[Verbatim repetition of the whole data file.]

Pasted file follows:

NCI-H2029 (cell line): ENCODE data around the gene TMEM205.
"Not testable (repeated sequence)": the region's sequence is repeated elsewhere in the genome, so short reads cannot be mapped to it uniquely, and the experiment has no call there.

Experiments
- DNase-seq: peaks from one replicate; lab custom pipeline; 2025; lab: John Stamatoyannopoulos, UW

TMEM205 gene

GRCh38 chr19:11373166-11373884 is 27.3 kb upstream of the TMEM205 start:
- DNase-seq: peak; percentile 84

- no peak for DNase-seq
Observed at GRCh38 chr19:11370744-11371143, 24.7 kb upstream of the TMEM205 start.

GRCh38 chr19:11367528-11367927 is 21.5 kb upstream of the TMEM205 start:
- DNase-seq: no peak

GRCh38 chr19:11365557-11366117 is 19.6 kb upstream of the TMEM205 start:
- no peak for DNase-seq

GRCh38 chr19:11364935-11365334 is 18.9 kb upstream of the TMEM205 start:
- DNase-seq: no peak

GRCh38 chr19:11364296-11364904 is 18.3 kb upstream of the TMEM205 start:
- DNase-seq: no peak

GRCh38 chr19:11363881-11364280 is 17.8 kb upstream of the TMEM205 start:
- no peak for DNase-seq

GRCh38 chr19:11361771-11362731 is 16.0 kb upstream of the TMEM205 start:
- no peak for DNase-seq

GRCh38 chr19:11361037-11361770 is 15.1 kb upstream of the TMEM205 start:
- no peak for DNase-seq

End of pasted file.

NCI-H2029 (cell line): ENCODE data around the gene TMEM205.
"Not testable (repeated sequence)": the region's sequence is repeated elsewhere in the genome, so short reads cannot be mapped to it uniquely, and the experiment has no call there.

Experiments
- DNase-seq: peaks from one replicate; lab custom pipeline; 2025; lab: John Stamatoyannopoulos, UW

TMEM205 gene

GRCh38 chr19:11373166-11373884 is 27.3 kb upstream of the TMEM205 start:
- DNase-seq: peak; percentile 84

- no peak for DNase-seq
Observed at GRCh38 chr19:11370744-11371143, 24.7 kb upstream of the TMEM205 start.

GRCh38 chr19:11367528-11367927 is 21.5 kb upstream of the TMEM205 start:
- DNase-seq: no peak

GRCh38 chr19:11365557-11366117 is 19.6 kb upstream of the TMEM205 start:
- no peak for DNase-seq

GRCh38 chr19:11364935-11365334 is 18.9 kb upstream of the TMEM205 start:
- DNase-seq: no peak

GRCh38 chr19:11364296-11364904 is 18.3 kb upstream of the TMEM205 start:
- DNase-seq: no peak

GRCh38 chr19:11363881-11364280 is 17.8 kb upstream of the TMEM205 start:
- no peak for DNase-seq

GRCh38 chr19:11361771-11362731 is 16.0 kb upstream of the TMEM205 start:
- no peak for DNase-seq

GRCh38 chr19:11361037-11361770 is 15.1 kb upstream of the TMEM205 start:
- no peak for DNase-seq